Nancy Vann: Well, Governor Cuomo actually did step forward on it. He had issued a letter and sent it to FERC, which is the Federal Energy Regulatory Commission, a little—about a month ago, saying that he wanted this pipeline construction halted until an independent risk assessment could be done. FERC, that we like to call FERCbecause of its implications—we always talk about them FERCing us—they are an industry that—they are captured by the industry. They are really a rogue agency. All of their funding comes from the fossil fuel industry. If there were no new projects, there would be no agency.
Amy Goodman: Last year, The FANG Collective—standing for Fighting Against Natural Gas—recorded a series of interviews with a whistleblower who worked as a contract safety inspector on Spectra's AIM pipeline. He was asked to describe the safety conditions at the site. His voice has been distorted.
Safety Inspector: We had an excavator that flipped over, a very heavy—I'd have to guess, but I'd be remiss to say it was easily greater than 50,000 pounds—a trackhoe, flip over on a jobsite, the arrest of it—tumbling down a field. It was arrested by falling onto the flatbed it was putting pipe on. You had the situation at Cromwell, where a crane forgets to unhook its headache ball from the front of the crane and starts to boom crane out. Well, when you do that, cable is supposed to get longer, but it didn't, so it catastrophically broke the cable. The ball hit 10-inch plate, that could have been under pressure. What if that would have been live pressurized plate, that by now had been struck by headache ball, by crane that weighs upteen tons? That could have led to a humongous environmental safety issue as well as multiple deaths. So, the bottom line is, these are all situations where I was personally confronted, from crane to the trackhoe, to the head injuries, to the minor heat exhaustion, to the so on and so forth.
Amy Goodman: The whistleblower went on to say inspectors told him about other safety violations.
Safety Inspector: Inspectors come up to me in the field and say to me, "There was a pipe buried underground that was not inspected properly." And the reason it was not excavated and inspected was that it cost too much money. The right thing for the inspector to do is to make them dig it back up. That's the right thing to do. With the pressure you receive from Spectra, you will never do that.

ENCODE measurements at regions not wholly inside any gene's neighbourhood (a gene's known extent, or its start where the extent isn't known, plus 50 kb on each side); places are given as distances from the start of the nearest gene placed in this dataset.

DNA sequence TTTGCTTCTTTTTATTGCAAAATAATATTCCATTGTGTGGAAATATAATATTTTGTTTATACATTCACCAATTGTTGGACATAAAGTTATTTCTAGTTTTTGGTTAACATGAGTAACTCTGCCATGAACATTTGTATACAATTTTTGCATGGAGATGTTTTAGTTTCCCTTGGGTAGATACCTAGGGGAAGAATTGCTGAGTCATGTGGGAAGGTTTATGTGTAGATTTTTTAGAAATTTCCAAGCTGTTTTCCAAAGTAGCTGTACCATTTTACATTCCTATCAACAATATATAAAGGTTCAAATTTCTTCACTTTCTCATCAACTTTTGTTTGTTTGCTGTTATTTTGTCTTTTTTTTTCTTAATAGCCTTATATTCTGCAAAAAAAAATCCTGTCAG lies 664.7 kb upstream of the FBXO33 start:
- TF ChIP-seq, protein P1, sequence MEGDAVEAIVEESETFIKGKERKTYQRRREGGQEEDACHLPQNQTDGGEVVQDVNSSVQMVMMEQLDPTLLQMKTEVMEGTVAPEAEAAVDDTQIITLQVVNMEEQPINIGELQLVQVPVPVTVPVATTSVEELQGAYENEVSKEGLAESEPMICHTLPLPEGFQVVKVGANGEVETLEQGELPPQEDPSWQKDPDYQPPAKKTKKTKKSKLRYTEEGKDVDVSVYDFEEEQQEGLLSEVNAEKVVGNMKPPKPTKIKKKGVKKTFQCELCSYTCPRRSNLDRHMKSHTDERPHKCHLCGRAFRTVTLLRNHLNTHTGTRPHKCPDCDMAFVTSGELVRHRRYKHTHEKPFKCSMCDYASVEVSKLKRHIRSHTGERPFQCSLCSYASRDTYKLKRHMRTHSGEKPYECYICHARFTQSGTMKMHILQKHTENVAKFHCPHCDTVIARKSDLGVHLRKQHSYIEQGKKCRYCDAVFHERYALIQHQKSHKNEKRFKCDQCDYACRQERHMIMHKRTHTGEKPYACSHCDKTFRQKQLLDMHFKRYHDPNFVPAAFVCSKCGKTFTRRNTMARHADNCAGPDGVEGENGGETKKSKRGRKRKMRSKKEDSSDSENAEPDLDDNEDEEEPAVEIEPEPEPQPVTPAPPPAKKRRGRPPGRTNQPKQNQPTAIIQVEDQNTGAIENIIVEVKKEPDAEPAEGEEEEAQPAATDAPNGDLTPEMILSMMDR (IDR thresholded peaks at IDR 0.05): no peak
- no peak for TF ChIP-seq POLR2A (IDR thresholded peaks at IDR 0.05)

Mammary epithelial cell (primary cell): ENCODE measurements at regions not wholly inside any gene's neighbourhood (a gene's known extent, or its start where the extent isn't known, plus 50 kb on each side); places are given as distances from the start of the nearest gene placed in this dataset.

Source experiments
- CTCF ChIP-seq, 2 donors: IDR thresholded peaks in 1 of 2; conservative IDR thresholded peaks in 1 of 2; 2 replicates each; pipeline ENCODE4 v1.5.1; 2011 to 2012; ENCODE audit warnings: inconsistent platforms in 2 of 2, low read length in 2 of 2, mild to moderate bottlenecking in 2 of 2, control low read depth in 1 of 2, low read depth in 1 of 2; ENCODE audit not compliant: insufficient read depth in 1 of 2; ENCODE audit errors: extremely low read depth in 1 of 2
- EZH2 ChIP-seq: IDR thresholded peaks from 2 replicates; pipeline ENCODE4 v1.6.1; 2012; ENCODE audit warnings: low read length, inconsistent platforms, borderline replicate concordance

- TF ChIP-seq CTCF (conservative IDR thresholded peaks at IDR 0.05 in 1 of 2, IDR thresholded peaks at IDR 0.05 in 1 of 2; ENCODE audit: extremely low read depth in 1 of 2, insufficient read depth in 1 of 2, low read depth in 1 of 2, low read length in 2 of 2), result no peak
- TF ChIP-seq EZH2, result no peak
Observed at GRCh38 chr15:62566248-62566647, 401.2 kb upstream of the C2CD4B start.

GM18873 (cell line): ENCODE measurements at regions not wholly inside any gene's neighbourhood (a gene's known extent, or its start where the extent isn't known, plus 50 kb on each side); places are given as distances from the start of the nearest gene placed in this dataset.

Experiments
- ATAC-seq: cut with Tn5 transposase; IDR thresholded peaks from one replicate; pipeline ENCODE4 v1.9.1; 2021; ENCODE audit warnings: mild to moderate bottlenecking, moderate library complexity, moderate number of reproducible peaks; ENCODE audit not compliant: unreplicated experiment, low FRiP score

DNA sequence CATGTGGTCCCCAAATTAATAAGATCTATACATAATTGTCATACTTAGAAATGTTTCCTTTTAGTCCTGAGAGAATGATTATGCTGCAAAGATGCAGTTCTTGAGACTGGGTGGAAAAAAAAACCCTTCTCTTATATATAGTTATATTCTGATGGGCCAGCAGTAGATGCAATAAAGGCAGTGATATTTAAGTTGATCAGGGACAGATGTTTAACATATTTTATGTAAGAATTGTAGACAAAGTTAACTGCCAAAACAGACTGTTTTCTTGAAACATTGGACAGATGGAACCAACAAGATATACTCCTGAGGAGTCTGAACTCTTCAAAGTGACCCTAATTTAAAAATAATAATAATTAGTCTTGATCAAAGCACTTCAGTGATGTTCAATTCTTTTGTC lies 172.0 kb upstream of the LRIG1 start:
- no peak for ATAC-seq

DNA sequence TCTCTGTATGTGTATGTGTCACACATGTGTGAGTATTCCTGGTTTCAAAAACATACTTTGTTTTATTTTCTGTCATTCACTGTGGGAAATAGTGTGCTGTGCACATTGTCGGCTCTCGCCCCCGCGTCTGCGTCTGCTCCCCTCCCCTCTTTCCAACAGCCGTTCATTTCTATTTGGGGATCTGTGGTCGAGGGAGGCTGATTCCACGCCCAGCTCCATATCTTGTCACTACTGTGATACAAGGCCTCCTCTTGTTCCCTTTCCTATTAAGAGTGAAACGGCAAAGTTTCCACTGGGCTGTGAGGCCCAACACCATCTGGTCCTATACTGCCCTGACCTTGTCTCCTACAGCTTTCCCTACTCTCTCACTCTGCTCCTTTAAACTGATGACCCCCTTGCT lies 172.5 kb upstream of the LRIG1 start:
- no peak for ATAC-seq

Amy Goodman: So, Nancy Vann, explain what this safety inspector is saying, in the last 30 seconds we have.
Nancy Vann: He is talking about the fact that new pipelines are actually failing at a much higher rate than older pipelines. They're being put in too fast. The wells are not being inspected. They're using faulty steel, using often Chinese steel that is not up to the standards that it should be. And
Amy Goodman: Our latest news is police are currently trying to cut through the shipping container that was set up today, not successful so far. What about this blockade launch that was just begun this morning? You've got 10 seconds.
Nancy Vann: Our lives really are on the line. In court, we are pleading the necessity defense, saying that we have to do this to keep a greater harm from being perpetrated on the people of New York. There are 20 million people that could be affected if something goes wrong at this pipeline next to Indian Point.
Amy Goodman: Nancy Vann, I want to thank you for being with us, president of Safe Energy Rights Group, member of Resist AIM, lives in Peekskill, New York. And that does it for the show. Special thanks to Laura Gottesdiener and Juan Carlos Dávila for that report.
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On March 11, 2011, a massive earthquake off the coast of Japan triggered a tsunami, which in turn produced equipment failures and the release of radioactive material at the Fukushima Nuclear Power Plant. The disaster is the single largest release of radioactivity into the ocean and one of only two Level 7 nuclear disasters in world history—the other being Chernobyl.
The environmental impacts of the 2011 Fukushima Daiichi nuclear disaster are already becoming apparent, according to a new analysis from Greenpeace Japan, and for humans and other living things in the region, there is "no end in sight" to the ecological fallout.
The report warns that these impacts—which include mutations in trees, DNA-damaged worms, and radiation-contaminated mountain watersheds—will last "decades to centuries." The conclusion is culled from a large body of independent scientific research on impacted areas in the Fukushima region, as well as investigations by Greenpeace radiation specialists over the past five years.